Resources from around the Coalition: the Trump budget edition
More than $1 trillion in cuts to Medicaid. Nearly $200 billion in cuts to food assistance. $72 billion in cuts to disability programs, including Social Security Disability Insurance and Supplemental Security Income. More than 250,000 fewer rental housing vouchers for families struggling to avoid homelessness. Elimination of funding to help poor neighbors heat and cool their homes.
The dangerous budget proposal released Tuesday by the Trump Administration was a harsh attack on low- and middle-income Americans – one that would set our nation back incalculably. CHN members were quick to condemn the draconian cuts and Pentagon giveaways it contained. We’re compiling statements (including CHN’s) and analyses of the Trump budget on our FY18 budget resource page, and we wanted to highlight a few of these informative and useful pieces here for you.
A fact sheet from Americans for Tax Fairness compares the huge cuts to critical benefits and services in the Trump budget to the tax breaks President Trump’s tax plan will dole out. For example, the Trump budget would cut $193 billion from SNAP/food stamps over the next decade, threatening the food security of millions of Americans. At the same time, the Trump Administration wants to abolish the estate tax, which affects couples worth $11 million or more, at a cost of $174 billion over 10 years. ATF also created shareable images illustrating some of these tradeoffs, which are available via their Facebook and Twitter accounts.
The Center on Budget and Policy Priorities has several insightful analyses out, including this one that describes how Trump’s budget proposes a path a new Gilded Age (and includes the lowlights of the budget), and this one that focuses on how the budget would shift substantial costs to states and cut food assistance for millions. CBPP’s blog, Off the Charts, also has informative pieces on how the Trump budget would cut non-defense programs to half their 2010 level and increase homelessness and hardship in every state (see how your state would be affected by proposed cuts). They also debunk the myth of the exploding safety net.
A piece from Friends Committee on National Legislation shows how Trump’s budget creates a more dangerous world by increasing Pentagon spending by $54 billion in the next year – including $1 billion in new spending on nuclear weapons, slashing by more than 31 percent diplomacy and development funding at the State Department and USAID that helps prevent violence and make our world safer, and cutting funding for refugee services (by 30 percent) and the Environmental Protection Agency (by 31 percent). Their online system allows you to urge your members of Congress to reject this budget.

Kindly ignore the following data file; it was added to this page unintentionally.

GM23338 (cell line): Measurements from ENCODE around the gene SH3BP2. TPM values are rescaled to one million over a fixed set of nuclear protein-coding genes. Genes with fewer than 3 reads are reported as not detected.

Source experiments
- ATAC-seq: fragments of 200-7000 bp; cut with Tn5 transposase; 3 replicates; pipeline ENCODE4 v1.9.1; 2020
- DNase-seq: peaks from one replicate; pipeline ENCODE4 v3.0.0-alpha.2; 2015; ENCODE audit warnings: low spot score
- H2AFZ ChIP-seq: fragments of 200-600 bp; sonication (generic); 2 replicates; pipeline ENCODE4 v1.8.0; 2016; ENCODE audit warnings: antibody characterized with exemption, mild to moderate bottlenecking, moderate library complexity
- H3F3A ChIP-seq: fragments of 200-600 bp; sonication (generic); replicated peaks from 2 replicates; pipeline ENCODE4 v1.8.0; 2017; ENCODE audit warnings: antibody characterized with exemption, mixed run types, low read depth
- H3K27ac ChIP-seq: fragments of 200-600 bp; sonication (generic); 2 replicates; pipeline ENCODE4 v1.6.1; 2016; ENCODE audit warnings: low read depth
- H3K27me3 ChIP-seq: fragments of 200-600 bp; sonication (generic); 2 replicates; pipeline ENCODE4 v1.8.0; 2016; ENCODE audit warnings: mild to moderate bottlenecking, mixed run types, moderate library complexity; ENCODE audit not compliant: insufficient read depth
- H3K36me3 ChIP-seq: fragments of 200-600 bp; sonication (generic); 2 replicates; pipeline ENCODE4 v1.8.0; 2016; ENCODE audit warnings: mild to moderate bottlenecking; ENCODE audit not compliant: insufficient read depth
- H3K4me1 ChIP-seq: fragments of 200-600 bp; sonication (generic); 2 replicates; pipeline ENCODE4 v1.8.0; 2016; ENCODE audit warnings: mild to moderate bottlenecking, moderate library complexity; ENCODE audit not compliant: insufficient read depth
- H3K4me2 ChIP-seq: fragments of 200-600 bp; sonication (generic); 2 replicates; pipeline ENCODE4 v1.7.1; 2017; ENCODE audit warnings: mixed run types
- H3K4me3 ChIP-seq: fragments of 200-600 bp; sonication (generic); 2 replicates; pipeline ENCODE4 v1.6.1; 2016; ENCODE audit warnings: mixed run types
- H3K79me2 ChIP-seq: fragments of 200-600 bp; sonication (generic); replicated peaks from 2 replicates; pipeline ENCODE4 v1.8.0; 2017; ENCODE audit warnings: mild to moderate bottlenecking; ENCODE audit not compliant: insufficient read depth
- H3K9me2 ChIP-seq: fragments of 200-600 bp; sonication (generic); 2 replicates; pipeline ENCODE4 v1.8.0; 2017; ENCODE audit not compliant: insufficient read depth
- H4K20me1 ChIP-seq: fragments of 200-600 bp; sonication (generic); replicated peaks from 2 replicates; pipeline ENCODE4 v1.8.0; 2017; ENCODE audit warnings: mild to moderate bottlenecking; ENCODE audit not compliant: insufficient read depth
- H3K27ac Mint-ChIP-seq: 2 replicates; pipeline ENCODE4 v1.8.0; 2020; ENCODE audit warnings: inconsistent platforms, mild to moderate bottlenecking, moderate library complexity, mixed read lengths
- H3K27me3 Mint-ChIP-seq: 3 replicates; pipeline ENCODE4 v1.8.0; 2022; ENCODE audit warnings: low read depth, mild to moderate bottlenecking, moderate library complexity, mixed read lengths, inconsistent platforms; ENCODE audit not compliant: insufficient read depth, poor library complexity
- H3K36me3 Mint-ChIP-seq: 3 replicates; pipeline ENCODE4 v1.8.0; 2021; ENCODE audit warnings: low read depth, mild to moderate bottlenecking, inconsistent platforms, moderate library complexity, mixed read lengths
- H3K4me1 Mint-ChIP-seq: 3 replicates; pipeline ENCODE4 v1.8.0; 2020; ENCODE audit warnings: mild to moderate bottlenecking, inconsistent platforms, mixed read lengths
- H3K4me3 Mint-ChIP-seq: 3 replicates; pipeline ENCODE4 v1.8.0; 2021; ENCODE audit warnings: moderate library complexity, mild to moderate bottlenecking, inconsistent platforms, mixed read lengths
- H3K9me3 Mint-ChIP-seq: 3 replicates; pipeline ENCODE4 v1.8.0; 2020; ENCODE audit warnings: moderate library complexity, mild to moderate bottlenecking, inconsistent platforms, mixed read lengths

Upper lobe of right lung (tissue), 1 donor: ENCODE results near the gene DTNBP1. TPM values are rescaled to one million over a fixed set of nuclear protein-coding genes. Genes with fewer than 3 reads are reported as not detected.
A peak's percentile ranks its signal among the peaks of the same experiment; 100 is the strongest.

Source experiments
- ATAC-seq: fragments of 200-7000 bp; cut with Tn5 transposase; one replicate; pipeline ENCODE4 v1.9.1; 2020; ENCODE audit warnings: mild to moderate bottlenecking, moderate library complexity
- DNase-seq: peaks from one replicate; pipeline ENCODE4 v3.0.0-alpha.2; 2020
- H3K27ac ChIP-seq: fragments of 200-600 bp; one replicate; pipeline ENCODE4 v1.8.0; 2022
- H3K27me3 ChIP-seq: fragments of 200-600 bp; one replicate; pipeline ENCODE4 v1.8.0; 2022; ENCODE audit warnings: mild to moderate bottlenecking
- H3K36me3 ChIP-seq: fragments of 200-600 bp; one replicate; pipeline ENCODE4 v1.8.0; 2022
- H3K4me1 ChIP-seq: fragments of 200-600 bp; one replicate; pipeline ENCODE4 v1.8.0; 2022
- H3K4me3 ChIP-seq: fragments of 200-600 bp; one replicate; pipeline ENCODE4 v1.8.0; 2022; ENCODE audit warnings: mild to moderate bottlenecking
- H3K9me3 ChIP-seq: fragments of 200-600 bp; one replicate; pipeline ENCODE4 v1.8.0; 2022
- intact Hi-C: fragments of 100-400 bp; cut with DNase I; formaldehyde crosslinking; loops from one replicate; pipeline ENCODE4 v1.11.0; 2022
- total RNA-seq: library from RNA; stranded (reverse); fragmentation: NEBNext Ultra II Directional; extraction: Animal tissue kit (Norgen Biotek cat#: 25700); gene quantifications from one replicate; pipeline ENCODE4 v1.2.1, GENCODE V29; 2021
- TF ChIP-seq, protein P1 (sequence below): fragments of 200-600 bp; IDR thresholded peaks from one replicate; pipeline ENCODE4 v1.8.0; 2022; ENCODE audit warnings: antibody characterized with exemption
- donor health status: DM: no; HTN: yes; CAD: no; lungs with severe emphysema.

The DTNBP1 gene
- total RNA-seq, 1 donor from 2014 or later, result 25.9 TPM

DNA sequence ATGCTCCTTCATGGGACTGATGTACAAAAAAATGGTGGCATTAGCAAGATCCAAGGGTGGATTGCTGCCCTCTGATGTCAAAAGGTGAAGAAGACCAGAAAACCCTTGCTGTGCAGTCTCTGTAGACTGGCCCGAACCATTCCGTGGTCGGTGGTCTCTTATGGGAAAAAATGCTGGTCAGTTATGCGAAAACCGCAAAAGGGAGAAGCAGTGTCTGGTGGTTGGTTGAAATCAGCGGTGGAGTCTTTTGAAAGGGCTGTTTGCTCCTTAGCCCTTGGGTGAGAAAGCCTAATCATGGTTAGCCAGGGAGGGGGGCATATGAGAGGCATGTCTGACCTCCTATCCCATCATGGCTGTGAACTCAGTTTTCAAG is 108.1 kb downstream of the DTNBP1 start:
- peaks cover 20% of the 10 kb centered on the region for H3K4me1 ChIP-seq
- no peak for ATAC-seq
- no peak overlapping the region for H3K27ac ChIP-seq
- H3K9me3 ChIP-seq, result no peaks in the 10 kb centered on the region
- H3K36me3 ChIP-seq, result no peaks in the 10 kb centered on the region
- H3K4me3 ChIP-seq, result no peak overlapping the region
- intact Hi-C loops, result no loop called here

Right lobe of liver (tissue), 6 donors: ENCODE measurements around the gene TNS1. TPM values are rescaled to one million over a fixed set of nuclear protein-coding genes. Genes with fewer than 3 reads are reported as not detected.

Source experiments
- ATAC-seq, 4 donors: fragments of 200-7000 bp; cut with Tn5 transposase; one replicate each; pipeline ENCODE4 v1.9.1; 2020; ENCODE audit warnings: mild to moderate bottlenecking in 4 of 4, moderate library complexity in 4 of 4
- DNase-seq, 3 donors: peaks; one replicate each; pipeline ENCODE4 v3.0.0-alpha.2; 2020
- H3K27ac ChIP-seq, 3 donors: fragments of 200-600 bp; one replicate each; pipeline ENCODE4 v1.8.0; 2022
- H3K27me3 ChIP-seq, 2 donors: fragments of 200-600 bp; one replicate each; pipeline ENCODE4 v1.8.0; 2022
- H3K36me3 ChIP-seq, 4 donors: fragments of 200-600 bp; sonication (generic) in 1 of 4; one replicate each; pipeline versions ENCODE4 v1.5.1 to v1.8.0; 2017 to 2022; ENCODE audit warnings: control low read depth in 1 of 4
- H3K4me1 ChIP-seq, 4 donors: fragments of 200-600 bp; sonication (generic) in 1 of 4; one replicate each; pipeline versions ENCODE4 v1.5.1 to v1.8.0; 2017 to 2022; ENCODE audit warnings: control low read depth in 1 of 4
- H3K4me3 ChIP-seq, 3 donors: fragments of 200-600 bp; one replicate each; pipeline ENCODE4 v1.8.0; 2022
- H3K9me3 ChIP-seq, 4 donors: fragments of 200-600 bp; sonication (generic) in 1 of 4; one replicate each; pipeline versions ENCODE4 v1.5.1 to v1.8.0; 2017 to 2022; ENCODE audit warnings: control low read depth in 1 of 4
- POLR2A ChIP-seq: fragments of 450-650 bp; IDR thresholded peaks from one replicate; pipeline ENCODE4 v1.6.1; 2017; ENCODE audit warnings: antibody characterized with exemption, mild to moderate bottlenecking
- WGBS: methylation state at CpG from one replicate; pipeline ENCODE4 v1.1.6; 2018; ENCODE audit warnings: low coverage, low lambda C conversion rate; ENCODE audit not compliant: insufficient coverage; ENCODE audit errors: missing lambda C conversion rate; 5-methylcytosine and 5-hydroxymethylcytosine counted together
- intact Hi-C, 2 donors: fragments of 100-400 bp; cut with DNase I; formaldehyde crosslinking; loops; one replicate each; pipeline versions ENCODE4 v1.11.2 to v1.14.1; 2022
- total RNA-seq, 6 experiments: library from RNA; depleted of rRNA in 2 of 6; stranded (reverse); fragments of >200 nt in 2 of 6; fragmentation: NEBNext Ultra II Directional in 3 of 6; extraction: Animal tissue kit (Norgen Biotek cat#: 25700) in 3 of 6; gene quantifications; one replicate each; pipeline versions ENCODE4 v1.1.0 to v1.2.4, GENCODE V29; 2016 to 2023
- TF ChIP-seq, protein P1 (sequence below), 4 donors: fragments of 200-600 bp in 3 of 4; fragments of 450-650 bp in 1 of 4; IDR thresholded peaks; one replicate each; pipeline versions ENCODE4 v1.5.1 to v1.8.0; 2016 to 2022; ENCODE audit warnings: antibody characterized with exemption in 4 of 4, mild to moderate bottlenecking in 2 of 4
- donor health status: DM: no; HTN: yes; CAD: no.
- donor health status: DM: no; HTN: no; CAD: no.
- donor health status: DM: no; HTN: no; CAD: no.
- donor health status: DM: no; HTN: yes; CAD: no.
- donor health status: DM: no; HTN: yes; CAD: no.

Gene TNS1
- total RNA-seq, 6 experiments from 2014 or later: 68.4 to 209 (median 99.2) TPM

The Child Welfare League of America has a very thorough analysis of how the Trump Administration’s budget affects child welfare programs, including foster care and adoption programs, the Child Care Development Block Grant, funds for child abuse prevention and treatment, and the Social Services Block Grant (which the Trump budget eliminates). They also have a useful chart showing how the President’s dollar request for nearly 40 child welfare programs compares with FY16 and FY17 funding.
In tandem with this budget news, The Arc released a video which shares the story of a Maryland family which risks losing access to critical care for one of their children due to impending cuts to federal Medicaid funding. The video features Soojung, whose 11-year old daughter Alice, has Rett Syndrome and relies on overnight nursing services, paid for by Medicaid, to be able to live at home with her family. The Trump budget proposes $610 billion in cuts to Medicaid over 10 years on top of the $834 billion in cuts to Medicaid over 10 years included in the House-approved American Health Care Act (AHCA). For many families like Soojung’s, their health and lives could dramatically worsen these proposed cuts become reality. The Consortium for Citizens with Disabilities, the Center for American Progress and the Center on Budget and Policy Priorities also have pieces explaining how the Trump budget would hurt people with disabilities.
The National Women’s Law Center, The Leadership Conference on Civil and Human Rights and the National Employment Law Project put together a fact sheet describing how a Trump budget proposal to eliminate a civil rights enforcement office at the Department of Labor would harm working people and undermine equal employment opportunity. The office slated for elimination, among other functions, remedies instances of discrimination and works with contractors to ensure they meet higher standards of fairness and opportunity. Its elimination would weaken the government’s ability to enforce equal pay laws and ensure fair treatment of working people.
For more statements and analyses, see our FY18 budget resource page. We’ll continue to update this page with additional resources as they become available, so check back often.
And if you haven’t yet done so, sign our letter (for local, state and national organizations) or our petition (for individuals) urging Congress to pass a budget that promotes economic opportunities for all, safeguards and advances our basic living standards, and protects our environment.